Laboratory for Molecular Diagnostics
Center for Nephrology and Metabolic Disorders
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Chloride channel 7 alpha subunit

The CLCN7 gene encodes a chloride channel that is involved in regulation of bone formation. Mutations cause atosomal dominant and recessive forms of osteopetrosis.

Genetests:

Clinic Method Carrier testing
Turnaround 5 days
Specimen type genomic DNA
Clinic Method Massive parallel sequencing
Turnaround 25 days
Specimen type genomic DNA
Research Method Genomic sequencing of the entire coding region
Turnaround 25 days
Specimen type genomic DNA

Related Diseases:

Autosomal dominant osteopetrosis 2
CLCN7
Autosomal recessive osteopetrosis 4
CLCN7

References:

1.

Yoneyama T et al. (1992) Elevated serum levels of creatine kinase BB in autosomal dominant osteopetrosis type II--a family study.

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2.

Bénichou O et al. (2001) Mapping of autosomal dominant osteopetrosis type II (Albers-Schönberg disease) to chromosome 16p13.3.

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3.

Cleiren E et al. (2001) Albers-Schönberg disease (autosomal dominant osteopetrosis, type II) results from mutations in the ClCN7 chloride channel gene.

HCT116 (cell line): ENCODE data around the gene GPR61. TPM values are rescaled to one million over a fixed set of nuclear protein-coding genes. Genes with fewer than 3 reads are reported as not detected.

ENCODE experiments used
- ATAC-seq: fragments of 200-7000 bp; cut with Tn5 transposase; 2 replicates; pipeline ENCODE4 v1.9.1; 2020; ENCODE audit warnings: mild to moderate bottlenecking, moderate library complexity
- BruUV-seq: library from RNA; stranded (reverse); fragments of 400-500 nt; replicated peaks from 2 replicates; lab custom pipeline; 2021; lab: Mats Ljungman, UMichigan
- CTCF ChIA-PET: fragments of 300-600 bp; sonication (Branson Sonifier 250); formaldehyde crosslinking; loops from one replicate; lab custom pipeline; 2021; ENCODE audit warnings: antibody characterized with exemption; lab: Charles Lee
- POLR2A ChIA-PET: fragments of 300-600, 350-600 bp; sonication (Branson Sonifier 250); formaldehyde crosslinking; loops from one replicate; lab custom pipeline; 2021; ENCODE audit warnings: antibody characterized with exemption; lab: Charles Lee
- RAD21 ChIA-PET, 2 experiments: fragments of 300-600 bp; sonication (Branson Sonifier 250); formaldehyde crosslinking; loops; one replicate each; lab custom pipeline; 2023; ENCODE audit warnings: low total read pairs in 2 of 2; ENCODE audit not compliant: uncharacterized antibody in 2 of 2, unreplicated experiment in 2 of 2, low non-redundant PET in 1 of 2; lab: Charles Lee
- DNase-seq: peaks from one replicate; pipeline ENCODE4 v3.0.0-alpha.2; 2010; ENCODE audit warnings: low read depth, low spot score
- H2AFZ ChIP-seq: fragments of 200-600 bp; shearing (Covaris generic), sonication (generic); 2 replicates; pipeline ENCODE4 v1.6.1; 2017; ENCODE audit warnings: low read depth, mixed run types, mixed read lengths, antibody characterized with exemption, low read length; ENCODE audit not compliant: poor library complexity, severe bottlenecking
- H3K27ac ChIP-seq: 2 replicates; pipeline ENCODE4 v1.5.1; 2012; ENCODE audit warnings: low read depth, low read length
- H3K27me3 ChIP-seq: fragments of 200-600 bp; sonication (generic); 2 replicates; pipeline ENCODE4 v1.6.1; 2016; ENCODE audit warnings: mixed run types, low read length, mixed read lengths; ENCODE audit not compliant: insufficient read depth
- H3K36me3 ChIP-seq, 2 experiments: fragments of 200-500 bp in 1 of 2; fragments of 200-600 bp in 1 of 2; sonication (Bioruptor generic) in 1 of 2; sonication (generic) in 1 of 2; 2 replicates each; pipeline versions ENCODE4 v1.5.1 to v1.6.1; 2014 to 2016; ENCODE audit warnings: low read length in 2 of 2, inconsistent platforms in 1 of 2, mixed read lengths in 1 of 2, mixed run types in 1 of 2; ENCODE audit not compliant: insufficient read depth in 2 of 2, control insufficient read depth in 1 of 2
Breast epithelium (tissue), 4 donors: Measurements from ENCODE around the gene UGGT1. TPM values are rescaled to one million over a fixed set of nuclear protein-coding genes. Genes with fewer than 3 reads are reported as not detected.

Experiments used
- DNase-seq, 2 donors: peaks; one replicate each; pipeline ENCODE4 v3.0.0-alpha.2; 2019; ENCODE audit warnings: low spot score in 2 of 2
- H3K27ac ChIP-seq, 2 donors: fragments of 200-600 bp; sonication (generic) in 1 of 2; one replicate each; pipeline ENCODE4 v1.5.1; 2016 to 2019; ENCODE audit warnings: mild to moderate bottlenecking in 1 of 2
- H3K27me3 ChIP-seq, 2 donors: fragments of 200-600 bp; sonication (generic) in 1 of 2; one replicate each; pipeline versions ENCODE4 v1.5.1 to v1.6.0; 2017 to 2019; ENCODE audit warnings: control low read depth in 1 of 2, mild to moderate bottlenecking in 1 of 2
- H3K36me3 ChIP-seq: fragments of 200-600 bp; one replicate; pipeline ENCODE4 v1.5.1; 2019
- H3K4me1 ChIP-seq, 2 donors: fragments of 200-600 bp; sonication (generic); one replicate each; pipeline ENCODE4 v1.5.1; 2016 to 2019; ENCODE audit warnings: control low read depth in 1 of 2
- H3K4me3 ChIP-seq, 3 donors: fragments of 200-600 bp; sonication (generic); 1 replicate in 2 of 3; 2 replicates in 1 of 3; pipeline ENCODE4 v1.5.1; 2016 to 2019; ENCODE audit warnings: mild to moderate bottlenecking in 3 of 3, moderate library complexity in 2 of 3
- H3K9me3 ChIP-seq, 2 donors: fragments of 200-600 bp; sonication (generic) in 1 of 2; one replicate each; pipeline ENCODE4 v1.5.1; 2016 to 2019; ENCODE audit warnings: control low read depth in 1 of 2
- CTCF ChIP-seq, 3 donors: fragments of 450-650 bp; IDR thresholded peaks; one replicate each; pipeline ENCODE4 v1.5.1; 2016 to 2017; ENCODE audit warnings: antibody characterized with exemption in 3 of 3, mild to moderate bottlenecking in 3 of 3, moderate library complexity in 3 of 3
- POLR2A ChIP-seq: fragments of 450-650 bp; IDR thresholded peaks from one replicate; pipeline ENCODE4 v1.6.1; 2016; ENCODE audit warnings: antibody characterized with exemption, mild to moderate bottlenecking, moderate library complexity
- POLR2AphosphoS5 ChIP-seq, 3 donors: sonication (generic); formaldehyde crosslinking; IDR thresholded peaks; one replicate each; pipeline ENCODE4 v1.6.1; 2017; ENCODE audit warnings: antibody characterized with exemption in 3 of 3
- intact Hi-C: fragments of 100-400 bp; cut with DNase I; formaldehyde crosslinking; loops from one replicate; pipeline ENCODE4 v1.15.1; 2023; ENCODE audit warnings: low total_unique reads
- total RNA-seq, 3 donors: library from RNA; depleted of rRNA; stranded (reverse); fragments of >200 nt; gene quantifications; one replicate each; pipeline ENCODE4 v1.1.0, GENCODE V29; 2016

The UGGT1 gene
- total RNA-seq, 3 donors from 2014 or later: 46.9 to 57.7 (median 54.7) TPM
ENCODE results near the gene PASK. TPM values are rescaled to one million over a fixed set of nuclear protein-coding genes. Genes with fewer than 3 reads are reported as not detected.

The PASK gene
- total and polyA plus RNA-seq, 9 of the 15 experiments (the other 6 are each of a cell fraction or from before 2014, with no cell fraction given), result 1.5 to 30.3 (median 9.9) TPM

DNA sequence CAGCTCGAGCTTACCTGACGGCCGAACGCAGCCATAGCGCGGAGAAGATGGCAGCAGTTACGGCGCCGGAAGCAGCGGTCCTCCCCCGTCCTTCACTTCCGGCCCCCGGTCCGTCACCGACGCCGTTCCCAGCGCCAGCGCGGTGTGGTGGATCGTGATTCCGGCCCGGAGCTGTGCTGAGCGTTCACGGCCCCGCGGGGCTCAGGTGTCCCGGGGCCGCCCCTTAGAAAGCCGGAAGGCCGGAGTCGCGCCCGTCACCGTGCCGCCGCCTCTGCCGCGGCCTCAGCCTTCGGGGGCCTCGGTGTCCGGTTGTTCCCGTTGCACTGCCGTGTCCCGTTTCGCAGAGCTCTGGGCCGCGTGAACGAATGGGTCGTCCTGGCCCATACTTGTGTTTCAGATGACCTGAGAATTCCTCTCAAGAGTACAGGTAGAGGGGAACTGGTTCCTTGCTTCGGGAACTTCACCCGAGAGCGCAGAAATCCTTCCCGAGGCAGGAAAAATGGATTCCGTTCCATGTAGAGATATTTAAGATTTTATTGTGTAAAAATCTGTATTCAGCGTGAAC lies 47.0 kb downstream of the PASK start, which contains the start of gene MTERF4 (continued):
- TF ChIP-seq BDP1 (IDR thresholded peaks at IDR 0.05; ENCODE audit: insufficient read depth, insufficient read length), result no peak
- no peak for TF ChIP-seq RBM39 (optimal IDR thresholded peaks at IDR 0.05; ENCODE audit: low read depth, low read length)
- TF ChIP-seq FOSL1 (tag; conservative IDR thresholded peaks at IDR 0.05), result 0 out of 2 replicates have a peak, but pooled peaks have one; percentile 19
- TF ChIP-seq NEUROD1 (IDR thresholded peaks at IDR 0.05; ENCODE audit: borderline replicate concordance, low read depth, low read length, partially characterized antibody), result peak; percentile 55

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4.

Kornak U et al. (2001) Loss of the ClC-7 chloride channel leads to osteopetrosis in mice and man.

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5.

Lam CW et al. (2007) DNA-based diagnosis of malignant osteopetrosis by whole-genome scan using a single-nucleotide polymorphism microarray: standardization of molecular investigations of genetic diseases due to consanguinity.

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6.

Brandt S et al. (1995) ClC-6 and ClC-7 are two novel broadly expressed members of the CLC chloride channel family.

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7.

Blair HC et. al. (2004) In vitro differentiation of CD14 cells from osteopetrotic subjects: contrasting phenotypes with TCIRG1, CLCN7, and attachment defects.

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8.

Kasper D et al. (2005) Loss of the chloride channel ClC-7 leads to lysosomal storage disease and neurodegeneration.

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9.

Lange PF et al. (2006) ClC-7 requires Ostm1 as a beta-subunit to support bone resorption and lysosomal function.

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10.

Graves AR et al. (2008) The Cl-/H+ antiporter ClC-7 is the primary chloride permeation pathway in lysosomes.

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11.

Weinert S et al. (2010) Lysosomal pathology and osteopetrosis upon loss of H+-driven lysosomal Cl- accumulation.

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12.

NCBI article

NCBI 1186 external link
13.

OMIM.ORG article

Omim 602727 external link
Update: Aug. 14, 2020
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